With the ability to source colored gems, diamonds, designer brands, and specialty items from around the world, independent jewelers can and will go the extra mile. Many also staff talented bench jewelers and designers, who will take your dreams and translate them into beautifully crafted reality. Repairs big and small, sizings up or down, a new chain or watch strap: these gals and guys have seen and done it all, and they’ll happily do it for you.

An educated and dedicated team will be present for your most precious life events — you can’t be just a number when they know you by name! Independent jewelers love to share their knowledge, and they know that an educated consumer is a confident and happy client.

So the next time you find yourself in need of a gift, planning a special life celebration, or feel the desire for a beautiful, wearable work of art in your life, remember your neighbors. They’re ready to serve you, and they’re right around the corner — where they’ve always been.

Just Another Week in Paradise (NV)

April showers bring May… tradeshows. And June tradeshows. The ones that take place in a desert city mirage, full of glittering monoliths and towering representations of fairy tales and larger-than-life fantasies. Food, drink, and sparkling gems at every turn battle for dominance with late nights and long walks down streets that glow with neon promise.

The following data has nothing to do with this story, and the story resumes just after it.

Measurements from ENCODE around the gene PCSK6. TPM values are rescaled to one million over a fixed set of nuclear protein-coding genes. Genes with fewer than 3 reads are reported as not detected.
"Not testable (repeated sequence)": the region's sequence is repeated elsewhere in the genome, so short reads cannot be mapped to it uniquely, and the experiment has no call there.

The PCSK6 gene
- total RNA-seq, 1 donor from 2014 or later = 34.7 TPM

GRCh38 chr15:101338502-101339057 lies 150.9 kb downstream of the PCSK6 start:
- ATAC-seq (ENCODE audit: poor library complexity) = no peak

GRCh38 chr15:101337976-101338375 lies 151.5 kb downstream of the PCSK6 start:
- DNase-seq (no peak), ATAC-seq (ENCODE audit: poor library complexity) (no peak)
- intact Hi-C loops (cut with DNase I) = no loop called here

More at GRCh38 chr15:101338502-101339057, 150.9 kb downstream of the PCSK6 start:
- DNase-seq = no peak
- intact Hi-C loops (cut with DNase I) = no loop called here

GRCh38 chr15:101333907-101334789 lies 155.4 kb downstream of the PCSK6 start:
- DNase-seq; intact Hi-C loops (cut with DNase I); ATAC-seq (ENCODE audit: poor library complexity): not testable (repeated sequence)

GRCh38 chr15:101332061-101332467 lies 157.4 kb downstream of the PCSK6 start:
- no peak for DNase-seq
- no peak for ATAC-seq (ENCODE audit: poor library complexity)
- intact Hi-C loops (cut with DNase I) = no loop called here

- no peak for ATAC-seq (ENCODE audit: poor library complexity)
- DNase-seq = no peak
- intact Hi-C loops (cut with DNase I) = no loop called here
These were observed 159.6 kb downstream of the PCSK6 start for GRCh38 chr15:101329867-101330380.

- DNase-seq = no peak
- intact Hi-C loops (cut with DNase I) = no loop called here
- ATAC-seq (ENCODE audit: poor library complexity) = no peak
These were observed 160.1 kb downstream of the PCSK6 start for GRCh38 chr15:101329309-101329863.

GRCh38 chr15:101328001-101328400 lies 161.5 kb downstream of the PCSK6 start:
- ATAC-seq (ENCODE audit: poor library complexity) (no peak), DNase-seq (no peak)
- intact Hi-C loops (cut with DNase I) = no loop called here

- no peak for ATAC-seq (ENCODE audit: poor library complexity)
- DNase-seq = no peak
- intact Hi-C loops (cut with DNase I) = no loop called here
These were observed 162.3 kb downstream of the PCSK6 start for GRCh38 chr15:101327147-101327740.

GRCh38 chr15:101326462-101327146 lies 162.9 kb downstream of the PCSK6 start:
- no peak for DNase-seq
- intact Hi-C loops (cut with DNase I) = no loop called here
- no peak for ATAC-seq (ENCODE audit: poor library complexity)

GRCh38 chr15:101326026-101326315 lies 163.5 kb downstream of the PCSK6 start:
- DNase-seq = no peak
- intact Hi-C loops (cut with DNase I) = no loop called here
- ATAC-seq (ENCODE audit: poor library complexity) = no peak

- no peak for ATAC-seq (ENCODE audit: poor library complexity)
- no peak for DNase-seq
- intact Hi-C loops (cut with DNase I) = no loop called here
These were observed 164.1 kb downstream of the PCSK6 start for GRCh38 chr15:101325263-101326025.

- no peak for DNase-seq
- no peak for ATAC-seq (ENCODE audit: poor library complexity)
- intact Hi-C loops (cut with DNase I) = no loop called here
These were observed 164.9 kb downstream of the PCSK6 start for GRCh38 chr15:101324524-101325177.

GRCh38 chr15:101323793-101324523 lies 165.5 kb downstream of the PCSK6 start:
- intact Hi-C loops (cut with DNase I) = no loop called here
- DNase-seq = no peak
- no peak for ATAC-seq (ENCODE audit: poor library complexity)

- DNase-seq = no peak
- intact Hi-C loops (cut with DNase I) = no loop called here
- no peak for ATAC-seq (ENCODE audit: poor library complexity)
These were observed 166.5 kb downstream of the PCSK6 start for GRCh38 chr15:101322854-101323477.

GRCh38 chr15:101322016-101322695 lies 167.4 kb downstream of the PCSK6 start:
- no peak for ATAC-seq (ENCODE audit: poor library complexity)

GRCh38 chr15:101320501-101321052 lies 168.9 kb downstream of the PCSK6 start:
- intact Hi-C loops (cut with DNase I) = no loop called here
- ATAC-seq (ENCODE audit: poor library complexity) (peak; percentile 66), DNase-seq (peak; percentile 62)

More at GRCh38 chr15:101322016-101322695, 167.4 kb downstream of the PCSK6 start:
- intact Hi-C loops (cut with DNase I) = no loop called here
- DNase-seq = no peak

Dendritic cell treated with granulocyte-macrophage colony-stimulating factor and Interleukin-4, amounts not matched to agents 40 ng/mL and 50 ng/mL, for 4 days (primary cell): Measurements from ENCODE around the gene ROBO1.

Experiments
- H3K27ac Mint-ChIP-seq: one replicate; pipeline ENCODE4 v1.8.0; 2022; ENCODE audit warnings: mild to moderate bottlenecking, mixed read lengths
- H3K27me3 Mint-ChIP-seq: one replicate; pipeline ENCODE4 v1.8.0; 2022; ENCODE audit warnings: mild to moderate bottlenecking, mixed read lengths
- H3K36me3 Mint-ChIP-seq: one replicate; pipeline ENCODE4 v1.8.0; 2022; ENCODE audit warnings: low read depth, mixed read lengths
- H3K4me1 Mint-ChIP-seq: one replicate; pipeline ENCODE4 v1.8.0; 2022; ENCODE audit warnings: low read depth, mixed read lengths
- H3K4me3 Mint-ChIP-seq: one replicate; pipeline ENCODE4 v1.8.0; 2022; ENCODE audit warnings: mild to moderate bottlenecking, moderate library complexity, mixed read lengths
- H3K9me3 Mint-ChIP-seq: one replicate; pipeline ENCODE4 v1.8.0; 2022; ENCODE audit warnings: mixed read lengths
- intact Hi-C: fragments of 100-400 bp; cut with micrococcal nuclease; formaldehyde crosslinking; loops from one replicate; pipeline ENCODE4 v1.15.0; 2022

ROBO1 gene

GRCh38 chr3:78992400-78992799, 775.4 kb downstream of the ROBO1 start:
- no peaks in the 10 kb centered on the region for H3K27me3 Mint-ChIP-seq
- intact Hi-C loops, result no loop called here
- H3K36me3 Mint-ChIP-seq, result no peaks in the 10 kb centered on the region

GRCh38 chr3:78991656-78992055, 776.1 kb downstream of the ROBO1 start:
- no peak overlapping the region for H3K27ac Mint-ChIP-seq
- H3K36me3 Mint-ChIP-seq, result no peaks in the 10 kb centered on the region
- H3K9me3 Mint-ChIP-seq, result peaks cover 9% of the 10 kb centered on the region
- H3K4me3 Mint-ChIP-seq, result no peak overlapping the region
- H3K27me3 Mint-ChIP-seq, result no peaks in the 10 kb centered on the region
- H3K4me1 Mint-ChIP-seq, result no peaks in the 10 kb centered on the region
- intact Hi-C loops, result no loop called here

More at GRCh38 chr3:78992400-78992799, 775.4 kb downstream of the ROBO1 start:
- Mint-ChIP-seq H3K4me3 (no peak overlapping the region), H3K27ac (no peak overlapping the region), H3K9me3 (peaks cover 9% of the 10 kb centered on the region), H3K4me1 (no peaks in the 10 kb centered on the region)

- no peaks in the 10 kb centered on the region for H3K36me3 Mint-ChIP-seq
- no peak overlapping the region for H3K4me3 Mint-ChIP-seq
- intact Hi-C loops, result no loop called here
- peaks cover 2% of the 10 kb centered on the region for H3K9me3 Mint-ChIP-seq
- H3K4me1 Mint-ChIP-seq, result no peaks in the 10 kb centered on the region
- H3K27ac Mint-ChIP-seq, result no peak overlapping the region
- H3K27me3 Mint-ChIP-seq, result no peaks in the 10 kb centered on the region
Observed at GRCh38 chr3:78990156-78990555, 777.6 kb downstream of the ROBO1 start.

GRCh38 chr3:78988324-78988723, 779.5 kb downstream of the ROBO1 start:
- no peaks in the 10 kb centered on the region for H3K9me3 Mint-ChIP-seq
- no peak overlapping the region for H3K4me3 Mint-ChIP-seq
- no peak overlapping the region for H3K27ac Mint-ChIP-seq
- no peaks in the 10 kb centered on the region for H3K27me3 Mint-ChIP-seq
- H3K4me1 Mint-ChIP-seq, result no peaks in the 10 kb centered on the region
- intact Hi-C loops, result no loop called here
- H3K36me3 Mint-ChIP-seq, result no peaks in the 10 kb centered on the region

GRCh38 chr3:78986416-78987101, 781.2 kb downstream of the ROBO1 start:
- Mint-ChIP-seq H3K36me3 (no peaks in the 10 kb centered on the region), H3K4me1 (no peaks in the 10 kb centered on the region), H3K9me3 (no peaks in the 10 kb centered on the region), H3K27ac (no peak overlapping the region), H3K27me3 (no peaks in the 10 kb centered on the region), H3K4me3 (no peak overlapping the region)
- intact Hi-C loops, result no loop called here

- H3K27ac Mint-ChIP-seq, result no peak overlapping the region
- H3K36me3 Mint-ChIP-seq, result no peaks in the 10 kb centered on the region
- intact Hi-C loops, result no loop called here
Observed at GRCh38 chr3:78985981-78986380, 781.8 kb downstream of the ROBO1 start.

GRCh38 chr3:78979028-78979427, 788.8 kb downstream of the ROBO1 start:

In other words, fifteen-plus-hour days in heels with ceaseless talking, extensive walking (83782 steps), desperate hunger and thirst, exhaustion, dehydration, pain, stress, and general desert malaise. We call it Jewelry Week.

This year was a good one, all things considered, both for the business I was there to represent and for my own interests. I feel extreme gratitude for my show team, who collectively practiced their best “patience faces,” brought their dress-up clothes, and tolerated my singing and dancing at the Margaritaville table.

Additionally, I was honored to attend this year’s #VegasGems evening out — a dinner table full of some of the coolest, most intelligent, interesting, and influential women out there. Just listening to your stories was a pleasure, and I wish we’d had so much more time so I could continue soaking in your fabulousness and learning from the very best.

Oh, and I discovered that running a 5K up and down the strip at 5:30am is a little different from walking it, no matter how hard you train or how much water you drink. Time doesn’t fly quite as fast without conversations about broadway musicals. Who knew?